Although Knyal doesn’t have those memories herself, she still keeps thoughts of her father with her everyday. Jarrett Knyal’s memory has continued to carry on through those that cared about him. Through his twin brother, who would travel to Ann Arbor to celebrate his birthday with Knyal’s family, and Knyal’s mother, who shows her photographs and tells her stories. No matter what, small pieces of her father will always remain with her.
A CHS social studies teacher strengthens his family relationships post-pandemic.
“I think as a father one thing that the pandemic did was make my paternal instinct to make sure I was taking care of my wife and kids significant,” Brett Kilgore, CHS Economics and Geometry teacher said.
For Kilgore, the pandemic caused him to focus on his devotion to his immediate family: his wife and three kids. He agonized over the socialization of his kids as well as their education. Coming out of the pandemic, though, he hopes to re-strengthen relationships with his own siblings.
“There was a lot of brokenness that happened [in my extended] family,” Kilgore said. “People were not getting along.”
Along with focusing on his extended family, Kilgore is working on himself and loved ones at home. He has begun to create a ‘margin’ for prioritizing time only to be spent on his kids. He has learned that scheduling out every hour of the day leaves little room for error. That room for error being: a kid getting sick, needing to pick someone up last minute, or needing to be home early for his kids while his wife is working.
Learning the power of not having a full schedule has helped Kilgore create space for things not to ‘crumble’. He believes that it is okay to say no to ‘good things’. Those things are opportunities that enrich Kilgore’s life but aren’t essential to his day to day schedule. He has found that in creating a ‘safety net’ for things to come up, he has found himself enjoying his life more than he has the past two years. It has allowed him to be fulfilled by the things that he has time to do, and not worry about the things he doesn’t have time for.
“It is easier to say ‘no’ right off of the bat,”Kilgore said. “It is much easier and more respectful than having to tell someone later that you can no longer do it.”
Kilgore also believes that CHS is in the healing process, as well as the reconstructing process. Through the pandemic the school went through major staff changes: teachers retired, switched schools, went into other professions, etc. CHS was also not able to continue with traditions while online learning was in place or when social distancing had to be practiced on a daily basis.
“I think seeing the finish line with construction is going to be a beautiful thing in terms of logistics,” Kilgore said. “Also Forum’s being able to really settle into their rooms and establish those routines will help bring back old traditions.”
Coming out of the throes of Covid, Kilgore anticipates that with re-establishing routines: trying to bring old ones back to life, as well as creating new ones will help ‘naturally’ bring people through the healing process.
With the first week of school being done, Kilgore was able to meet with the entire staff and connect through their very first meeting. He believes that the new group of individuals has a lot to offer and will each bring a lot to the table.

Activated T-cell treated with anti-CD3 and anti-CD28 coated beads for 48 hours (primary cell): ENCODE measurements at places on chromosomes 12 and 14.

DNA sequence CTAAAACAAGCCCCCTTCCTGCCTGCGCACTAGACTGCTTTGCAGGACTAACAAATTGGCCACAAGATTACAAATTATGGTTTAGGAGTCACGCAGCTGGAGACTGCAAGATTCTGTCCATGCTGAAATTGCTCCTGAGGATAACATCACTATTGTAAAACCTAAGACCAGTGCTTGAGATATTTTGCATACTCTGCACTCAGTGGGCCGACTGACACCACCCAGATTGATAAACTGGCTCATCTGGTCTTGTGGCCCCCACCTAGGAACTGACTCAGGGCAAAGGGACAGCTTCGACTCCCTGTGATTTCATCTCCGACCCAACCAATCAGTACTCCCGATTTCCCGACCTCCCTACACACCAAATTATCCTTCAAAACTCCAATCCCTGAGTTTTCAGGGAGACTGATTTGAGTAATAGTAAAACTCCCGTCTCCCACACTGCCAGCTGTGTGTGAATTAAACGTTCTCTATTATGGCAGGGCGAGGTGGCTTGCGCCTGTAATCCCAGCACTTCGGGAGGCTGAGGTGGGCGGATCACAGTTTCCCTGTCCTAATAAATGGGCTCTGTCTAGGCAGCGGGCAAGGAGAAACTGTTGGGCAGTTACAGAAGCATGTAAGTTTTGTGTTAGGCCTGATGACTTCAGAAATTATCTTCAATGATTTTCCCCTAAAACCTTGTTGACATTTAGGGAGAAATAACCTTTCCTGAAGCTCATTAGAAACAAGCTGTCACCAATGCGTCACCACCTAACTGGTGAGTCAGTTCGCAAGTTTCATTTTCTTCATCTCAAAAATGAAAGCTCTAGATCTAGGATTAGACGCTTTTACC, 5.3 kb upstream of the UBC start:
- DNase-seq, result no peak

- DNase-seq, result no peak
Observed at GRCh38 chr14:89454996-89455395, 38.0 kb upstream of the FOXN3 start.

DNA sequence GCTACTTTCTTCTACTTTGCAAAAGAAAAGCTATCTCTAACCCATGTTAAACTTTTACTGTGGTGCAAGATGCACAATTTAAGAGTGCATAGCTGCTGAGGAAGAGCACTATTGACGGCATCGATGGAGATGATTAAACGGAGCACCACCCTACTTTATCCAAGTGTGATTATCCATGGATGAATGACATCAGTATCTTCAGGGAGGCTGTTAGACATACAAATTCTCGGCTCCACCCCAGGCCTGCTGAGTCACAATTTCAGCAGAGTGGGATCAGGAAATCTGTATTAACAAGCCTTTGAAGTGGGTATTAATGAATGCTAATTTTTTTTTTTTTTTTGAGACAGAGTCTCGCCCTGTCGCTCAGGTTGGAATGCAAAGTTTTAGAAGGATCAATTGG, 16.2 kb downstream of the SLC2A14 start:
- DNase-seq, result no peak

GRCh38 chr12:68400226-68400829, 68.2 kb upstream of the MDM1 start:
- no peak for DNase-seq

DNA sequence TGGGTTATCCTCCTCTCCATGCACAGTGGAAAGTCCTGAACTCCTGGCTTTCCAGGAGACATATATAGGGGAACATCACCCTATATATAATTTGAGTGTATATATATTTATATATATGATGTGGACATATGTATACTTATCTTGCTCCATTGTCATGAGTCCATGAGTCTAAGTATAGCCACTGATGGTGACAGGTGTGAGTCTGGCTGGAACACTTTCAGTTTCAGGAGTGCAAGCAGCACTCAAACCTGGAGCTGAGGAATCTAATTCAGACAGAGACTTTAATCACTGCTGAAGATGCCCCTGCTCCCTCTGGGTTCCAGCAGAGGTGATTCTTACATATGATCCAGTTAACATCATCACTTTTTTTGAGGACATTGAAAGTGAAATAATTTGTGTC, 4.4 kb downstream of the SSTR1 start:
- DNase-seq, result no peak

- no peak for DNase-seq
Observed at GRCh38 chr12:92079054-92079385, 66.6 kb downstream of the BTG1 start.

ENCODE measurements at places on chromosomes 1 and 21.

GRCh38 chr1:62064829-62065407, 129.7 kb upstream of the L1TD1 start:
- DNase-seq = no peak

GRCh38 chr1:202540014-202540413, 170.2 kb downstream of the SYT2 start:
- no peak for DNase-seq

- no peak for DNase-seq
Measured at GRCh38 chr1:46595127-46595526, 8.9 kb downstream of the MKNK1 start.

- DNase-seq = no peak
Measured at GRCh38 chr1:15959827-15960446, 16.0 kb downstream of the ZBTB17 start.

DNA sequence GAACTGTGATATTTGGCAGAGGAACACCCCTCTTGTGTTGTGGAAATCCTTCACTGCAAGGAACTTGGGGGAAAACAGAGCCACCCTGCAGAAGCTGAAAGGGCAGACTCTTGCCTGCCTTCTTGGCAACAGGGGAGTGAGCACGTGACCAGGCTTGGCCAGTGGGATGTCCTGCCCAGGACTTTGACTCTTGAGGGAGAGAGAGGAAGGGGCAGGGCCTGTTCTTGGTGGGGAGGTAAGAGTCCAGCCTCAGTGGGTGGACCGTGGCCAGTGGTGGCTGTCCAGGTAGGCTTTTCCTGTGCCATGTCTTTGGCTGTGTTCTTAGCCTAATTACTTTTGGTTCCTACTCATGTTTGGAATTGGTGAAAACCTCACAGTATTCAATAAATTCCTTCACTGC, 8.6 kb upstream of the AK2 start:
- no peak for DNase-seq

“If we can share this load [of teaching], get across some of those finish lines and be the best versions of ourselves for our students, I think that is when we can provide the best educational experiences.”
A CHS junior expresses her emotions and passions through poetry.
As the city’s sky grows dark and people get ready to sleep, Leila Bank is in her bed articulating her thoughts into words which then become poems. Bank found refuge words amidst the pandemic, which significantly impacted her mental health.
“I didn’t really realize how bad it was until last year,” Bank said. “And how bad it affected me, but now I’m working on healing.”
Bank uses poetry as a way to write down everything that crosses her mind: her feelings, experiences she has gone through, emotions attached to people and memories. Poetry offers an array of healing capabilities, and Bank finds that writing can help her understand her feelings and share them with the world.
“When they’re in your head, it’s hard to distinguish why you’re feeling the way you are,” Bank said.
Initially Bank hated poetry, disliking the confinement of schools’ poetry curriculums. The ‘correct’ or ‘incorrect’ way to interpret poetry and the feeling of teachers constantly looking for the right answer is something that made Bank feel invalidated. But during her sophomore year, she stumbled upon the poetry world in a more positive way through CHS’s poetry club.
“[My friends] both went to poetry club, so I just went with them and that was when I started actually writing poetry,” Bank said.
While the poetry Bank creates remains mostly personal, she finds comfort and enjoyment being in that space with others who create poetry as well.
“Even though poetry is really for yourself, I think whatever you write doesn’t have to make sense to anyone except for you,” Bank said. “There is something so nice about sharing [your poetry] with a group of people. It might not make sense to them, but they acknowledge that it’s not supposed to make sense to them.”